Saphenous Vein (SV) due to fatness, age, inactiveness, etc. can be afflicted with varicose. The main reason of the varicose vein is believed to be related to the leg muscle pump which is unable to return the blood to the heart in contradiction of the effect of gravity. As a result of the varicose vein, both the structure and mechanical properties of the vein wall would alter. However, so far there is a lack of knowledge on the mechanical properties of the varicose vein. In this study, a comparative study was carried out to measure the elastic and hyperelastic mechanical properties of the healthy and varicose SVs. Healthy and varicose SVs were removed at autopsy and surgery from seven individuals and then axial tensile load was applied to them up to the failure point. In order to investigate the mechanical behaviour of the vein, this study was benefitted from three different stress definitions, such as 2nd Piola-Kichhoff, engineering and true stresses and four different strain definitions, i.e. Almansi-Hamel, Green-St. Venant, engineering and true strains, to determine the linear mechanical properties of the SVs. A Digital Image Correlation (DIC) technique was used to measure the true strain of the vein walls during load bearing. The non-linear mechanical behaviour of the SVs was also computationally evaluated via the Mooney-Rivlin material model. The true/Cauchy stress-strain diagram exhibited the elastic modulus of the varicose SVs as 45.11% lower than that of the healthy ones. Furthermore, by variation of the stress a significant alteration on the maximum stress of the healthy SVs was observed, but then not for the varicose veins. Additionally, the highest stresses of 4.99 and 0.65 MPa were observed for the healthy and varicose SVs, respectively. These results indicate a weakness in the mechanical strength of the SV when it becomes varicose, owing to the degradation of the elastin and collagen content of the SV. The Mooney-Rivlin hyperelastic and the Finite Element (FE) data were finally well compared to the experimental data.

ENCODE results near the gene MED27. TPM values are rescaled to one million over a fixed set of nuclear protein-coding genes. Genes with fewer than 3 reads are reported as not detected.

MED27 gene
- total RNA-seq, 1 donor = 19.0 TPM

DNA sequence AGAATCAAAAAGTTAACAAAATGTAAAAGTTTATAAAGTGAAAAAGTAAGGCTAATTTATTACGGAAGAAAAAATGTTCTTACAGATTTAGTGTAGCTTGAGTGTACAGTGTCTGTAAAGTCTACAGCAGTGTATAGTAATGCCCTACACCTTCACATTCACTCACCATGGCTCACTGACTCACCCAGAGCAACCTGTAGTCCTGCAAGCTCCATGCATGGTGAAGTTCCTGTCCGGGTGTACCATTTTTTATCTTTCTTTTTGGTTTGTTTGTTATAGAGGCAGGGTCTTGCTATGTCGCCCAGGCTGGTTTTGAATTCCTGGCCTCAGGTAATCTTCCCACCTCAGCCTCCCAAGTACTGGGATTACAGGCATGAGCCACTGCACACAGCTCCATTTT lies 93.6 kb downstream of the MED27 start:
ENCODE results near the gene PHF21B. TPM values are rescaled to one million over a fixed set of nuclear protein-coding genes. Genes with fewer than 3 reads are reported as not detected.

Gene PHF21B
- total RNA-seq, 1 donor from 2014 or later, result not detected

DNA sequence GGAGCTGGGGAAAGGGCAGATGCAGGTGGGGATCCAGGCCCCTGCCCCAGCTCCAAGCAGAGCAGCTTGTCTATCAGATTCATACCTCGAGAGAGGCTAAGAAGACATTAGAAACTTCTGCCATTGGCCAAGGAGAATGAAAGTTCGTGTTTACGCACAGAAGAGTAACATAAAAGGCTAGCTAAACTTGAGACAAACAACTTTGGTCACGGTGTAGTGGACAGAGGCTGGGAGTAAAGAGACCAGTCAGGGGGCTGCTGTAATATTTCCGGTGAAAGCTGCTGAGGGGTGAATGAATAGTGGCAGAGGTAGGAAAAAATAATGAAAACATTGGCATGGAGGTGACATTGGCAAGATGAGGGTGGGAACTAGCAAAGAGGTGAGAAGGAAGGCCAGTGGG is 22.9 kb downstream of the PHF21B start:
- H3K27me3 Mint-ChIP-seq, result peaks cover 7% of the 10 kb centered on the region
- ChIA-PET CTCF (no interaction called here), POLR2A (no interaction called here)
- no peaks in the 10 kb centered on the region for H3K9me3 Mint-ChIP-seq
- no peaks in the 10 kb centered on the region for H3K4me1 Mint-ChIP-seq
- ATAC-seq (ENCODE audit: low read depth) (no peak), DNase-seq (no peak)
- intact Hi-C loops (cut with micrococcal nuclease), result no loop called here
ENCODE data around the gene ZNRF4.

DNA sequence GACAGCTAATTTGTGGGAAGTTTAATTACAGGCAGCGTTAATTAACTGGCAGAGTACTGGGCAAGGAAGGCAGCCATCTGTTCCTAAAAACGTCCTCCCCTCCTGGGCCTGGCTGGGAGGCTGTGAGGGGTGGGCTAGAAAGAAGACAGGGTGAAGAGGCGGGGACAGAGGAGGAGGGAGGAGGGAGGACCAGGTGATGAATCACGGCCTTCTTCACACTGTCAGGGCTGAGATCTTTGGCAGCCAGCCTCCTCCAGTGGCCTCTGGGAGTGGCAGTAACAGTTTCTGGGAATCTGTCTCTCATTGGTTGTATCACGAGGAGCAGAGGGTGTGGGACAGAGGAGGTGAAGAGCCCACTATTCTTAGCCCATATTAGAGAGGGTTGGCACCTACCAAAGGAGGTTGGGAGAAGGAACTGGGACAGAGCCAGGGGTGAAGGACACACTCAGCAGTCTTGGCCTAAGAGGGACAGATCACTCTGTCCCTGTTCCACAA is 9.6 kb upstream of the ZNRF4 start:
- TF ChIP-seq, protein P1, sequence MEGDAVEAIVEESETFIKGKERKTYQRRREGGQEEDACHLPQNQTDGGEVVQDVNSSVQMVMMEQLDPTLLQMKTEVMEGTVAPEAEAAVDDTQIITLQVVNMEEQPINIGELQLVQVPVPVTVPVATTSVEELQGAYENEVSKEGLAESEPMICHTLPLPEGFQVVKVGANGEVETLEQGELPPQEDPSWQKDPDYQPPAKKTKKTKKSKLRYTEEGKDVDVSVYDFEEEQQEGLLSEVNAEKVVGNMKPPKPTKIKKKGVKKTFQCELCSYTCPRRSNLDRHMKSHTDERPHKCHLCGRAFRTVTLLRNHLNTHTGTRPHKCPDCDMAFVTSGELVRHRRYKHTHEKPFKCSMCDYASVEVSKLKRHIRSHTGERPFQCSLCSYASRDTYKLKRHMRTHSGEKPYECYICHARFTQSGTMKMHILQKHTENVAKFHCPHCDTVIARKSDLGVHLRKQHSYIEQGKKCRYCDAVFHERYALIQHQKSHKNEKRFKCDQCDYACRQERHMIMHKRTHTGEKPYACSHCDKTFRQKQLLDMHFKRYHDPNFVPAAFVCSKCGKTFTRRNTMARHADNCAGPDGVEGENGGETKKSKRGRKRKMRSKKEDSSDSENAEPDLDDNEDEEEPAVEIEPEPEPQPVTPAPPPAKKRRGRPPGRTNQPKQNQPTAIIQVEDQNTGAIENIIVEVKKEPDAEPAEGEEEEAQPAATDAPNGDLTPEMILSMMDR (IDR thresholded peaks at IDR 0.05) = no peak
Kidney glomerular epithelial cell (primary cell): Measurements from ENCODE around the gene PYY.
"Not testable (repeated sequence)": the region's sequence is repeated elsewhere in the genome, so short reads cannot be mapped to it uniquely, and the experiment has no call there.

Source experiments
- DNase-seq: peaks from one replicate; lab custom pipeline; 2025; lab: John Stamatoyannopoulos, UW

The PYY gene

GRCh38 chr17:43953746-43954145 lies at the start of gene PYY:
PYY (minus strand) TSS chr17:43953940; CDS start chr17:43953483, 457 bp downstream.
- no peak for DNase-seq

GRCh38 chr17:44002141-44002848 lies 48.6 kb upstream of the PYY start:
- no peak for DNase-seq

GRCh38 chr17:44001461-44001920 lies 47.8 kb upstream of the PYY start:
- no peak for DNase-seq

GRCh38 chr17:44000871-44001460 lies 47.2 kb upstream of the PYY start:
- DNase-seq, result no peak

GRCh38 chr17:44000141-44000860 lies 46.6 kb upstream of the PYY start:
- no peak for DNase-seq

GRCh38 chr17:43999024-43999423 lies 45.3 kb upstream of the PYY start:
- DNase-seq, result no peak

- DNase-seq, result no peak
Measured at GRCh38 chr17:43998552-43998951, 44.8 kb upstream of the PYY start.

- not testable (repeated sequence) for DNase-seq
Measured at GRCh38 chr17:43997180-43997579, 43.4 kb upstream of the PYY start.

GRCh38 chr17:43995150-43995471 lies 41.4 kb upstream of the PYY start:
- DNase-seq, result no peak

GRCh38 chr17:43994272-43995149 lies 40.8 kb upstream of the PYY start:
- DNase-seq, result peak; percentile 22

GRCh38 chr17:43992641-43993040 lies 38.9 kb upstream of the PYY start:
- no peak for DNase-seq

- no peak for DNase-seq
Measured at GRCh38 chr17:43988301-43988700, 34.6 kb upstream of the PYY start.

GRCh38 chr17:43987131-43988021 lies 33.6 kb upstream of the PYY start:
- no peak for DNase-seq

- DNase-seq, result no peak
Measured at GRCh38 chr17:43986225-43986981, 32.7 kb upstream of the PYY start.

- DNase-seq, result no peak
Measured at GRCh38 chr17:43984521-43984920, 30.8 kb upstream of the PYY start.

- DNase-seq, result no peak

All Science Journal Classification (ASJC) codes
- Biomedical Engineering